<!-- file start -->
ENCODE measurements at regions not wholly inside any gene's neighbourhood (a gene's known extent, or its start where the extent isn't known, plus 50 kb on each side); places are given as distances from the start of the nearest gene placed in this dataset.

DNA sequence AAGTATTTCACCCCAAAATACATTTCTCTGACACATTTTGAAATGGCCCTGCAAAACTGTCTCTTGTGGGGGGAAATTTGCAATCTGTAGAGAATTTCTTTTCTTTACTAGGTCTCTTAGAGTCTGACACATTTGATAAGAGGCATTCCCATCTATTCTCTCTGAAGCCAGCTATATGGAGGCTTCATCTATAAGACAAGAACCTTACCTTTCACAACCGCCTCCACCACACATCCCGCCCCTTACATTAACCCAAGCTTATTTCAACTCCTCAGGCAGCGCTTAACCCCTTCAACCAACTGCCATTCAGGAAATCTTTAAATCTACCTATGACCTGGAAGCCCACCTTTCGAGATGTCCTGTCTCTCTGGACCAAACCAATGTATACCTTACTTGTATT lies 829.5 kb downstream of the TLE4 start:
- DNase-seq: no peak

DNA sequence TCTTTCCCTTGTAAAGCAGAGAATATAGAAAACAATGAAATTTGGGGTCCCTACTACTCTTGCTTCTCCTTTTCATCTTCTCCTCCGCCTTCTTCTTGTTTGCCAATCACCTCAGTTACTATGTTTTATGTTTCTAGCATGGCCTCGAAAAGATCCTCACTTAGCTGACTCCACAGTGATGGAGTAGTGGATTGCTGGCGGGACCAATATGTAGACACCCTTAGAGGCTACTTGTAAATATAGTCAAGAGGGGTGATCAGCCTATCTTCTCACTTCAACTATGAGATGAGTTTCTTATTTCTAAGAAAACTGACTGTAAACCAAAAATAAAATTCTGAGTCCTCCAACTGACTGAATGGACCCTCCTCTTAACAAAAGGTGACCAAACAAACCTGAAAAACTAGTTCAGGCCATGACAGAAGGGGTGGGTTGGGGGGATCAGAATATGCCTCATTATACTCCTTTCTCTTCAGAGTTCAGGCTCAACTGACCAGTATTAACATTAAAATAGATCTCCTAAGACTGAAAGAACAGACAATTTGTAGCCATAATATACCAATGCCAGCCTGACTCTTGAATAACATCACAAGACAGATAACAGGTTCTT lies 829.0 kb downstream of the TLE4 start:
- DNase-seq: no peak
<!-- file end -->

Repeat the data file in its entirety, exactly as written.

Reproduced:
ENCODE measurements at regions not wholly inside any gene's neighbourhood (a gene's known extent, or its start where the extent isn't known, plus 50 kb on each side); places are given as distances from the start of the nearest gene placed in this dataset.

DNA sequence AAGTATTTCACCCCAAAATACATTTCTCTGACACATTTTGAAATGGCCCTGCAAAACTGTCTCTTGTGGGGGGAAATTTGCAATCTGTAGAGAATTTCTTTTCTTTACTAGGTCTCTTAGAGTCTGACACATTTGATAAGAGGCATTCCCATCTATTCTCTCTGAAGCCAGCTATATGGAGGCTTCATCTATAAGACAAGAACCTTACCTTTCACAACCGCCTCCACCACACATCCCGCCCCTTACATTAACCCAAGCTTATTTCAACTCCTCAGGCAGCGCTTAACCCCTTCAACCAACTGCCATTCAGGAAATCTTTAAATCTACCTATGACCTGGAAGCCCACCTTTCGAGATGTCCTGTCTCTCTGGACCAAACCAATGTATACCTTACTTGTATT lies 829.5 kb downstream of the TLE4 start:
- DNase-seq: no peak

DNA sequence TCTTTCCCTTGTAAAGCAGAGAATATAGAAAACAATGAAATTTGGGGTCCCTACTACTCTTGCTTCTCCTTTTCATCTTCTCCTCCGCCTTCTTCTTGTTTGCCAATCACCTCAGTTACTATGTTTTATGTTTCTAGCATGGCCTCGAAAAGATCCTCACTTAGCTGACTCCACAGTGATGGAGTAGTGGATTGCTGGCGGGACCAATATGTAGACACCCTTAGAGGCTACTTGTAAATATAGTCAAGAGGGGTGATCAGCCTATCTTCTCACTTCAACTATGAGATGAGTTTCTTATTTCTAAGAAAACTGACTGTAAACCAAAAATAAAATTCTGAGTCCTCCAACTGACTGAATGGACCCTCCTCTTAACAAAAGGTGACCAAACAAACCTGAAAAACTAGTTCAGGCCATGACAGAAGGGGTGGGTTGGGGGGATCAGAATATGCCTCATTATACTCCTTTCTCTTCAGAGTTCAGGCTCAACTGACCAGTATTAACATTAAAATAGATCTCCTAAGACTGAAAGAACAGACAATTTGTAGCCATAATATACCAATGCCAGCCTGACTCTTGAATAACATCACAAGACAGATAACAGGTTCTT lies 829.0 kb downstream of the TLE4 start:
- DNase-seq: no peak